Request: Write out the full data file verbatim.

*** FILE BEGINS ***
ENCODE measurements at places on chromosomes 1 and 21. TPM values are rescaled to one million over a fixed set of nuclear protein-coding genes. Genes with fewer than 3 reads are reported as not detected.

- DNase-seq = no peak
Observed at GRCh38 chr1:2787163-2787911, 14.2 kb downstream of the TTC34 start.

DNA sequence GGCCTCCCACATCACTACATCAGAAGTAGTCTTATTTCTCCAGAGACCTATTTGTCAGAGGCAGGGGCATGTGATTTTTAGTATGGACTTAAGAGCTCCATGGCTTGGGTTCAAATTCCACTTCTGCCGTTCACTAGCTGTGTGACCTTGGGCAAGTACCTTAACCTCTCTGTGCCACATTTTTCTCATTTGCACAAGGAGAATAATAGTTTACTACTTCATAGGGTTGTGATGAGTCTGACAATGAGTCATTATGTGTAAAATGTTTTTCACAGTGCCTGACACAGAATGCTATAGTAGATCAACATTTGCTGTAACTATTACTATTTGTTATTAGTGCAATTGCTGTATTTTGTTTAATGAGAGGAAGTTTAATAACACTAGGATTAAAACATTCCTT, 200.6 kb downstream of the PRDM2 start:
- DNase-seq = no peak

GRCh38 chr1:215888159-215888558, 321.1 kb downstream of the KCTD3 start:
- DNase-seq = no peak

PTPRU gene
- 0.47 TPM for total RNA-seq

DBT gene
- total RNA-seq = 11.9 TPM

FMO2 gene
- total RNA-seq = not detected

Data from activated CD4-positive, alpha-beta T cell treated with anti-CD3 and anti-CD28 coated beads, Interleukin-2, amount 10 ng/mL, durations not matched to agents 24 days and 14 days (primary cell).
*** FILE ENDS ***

ENCODE measurements at places on chromosomes 1 and 21. TPM values are rescaled to one million over a fixed set of nuclear protein-coding genes. Genes with fewer than 3 reads are reported as not detected.

- DNase-seq = no peak
Observed at GRCh38 chr1:2787163-2787911, 14.2 kb downstream of the TTC34 start.

DNA sequence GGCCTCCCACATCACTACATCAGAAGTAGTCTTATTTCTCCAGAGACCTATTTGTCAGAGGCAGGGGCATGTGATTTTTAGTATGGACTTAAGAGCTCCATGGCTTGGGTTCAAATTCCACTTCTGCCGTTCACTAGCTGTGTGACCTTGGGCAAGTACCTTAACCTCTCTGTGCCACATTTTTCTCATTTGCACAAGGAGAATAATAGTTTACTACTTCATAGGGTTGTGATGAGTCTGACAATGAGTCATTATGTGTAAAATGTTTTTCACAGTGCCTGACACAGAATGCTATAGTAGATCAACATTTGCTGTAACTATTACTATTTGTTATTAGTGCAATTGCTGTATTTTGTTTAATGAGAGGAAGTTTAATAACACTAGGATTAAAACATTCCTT, 200.6 kb downstream of the PRDM2 start:
- DNase-seq = no peak

GRCh38 chr1:215888159-215888558, 321.1 kb downstream of the KCTD3 start:
- DNase-seq = no peak

PTPRU gene
- 0.47 TPM for total RNA-seq

DBT gene
- total RNA-seq = 11.9 TPM

FMO2 gene
- total RNA-seq = not detected

Data from activated CD4-positive, alpha-beta T cell treated with anti-CD3 and anti-CD28 coated beads, Interleukin-2, amount 10 ng/mL, durations not matched to agents 24 days and 14 days (primary cell).